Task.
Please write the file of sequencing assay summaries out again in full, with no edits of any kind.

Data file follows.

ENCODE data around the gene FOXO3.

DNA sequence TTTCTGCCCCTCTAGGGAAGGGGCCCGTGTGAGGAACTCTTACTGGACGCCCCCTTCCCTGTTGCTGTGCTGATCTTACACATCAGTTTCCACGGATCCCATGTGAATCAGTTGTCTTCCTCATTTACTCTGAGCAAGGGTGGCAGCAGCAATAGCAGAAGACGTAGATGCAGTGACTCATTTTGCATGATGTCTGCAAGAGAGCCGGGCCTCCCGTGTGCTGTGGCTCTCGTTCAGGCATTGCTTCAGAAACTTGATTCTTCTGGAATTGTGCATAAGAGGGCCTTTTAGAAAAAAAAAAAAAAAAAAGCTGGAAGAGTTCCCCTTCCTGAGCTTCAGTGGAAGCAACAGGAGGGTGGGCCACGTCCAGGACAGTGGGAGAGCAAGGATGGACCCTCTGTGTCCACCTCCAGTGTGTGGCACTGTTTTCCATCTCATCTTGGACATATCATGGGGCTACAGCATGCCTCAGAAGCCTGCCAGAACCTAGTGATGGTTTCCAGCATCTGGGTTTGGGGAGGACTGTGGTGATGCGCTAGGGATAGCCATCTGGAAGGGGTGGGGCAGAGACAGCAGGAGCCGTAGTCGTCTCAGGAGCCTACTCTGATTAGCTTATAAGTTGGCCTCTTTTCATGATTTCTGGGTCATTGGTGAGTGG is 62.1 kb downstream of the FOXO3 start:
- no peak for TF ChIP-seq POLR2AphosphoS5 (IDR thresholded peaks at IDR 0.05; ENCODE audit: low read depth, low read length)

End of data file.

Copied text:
ENCODE data around the gene FOXO3.

DNA sequence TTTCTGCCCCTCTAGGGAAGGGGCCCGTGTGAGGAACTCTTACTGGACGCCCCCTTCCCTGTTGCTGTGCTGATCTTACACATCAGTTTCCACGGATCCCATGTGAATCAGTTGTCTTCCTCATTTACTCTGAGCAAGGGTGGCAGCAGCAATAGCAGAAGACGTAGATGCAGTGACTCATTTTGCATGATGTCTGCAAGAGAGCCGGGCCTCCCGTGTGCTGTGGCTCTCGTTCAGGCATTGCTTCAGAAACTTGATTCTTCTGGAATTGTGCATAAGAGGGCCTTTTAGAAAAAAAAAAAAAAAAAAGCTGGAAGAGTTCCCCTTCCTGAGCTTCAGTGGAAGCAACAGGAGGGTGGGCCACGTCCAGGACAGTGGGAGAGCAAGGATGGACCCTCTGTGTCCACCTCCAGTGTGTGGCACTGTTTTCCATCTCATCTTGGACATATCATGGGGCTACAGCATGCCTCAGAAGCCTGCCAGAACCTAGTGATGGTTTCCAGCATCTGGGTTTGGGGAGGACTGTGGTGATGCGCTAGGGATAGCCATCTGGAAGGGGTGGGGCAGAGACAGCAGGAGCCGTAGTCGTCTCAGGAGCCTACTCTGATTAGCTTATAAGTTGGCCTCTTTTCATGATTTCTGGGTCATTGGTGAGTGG is 62.1 kb downstream of the FOXO3 start:
- no peak for TF ChIP-seq POLR2AphosphoS5 (IDR thresholded peaks at IDR 0.05; ENCODE audit: low read depth, low read length)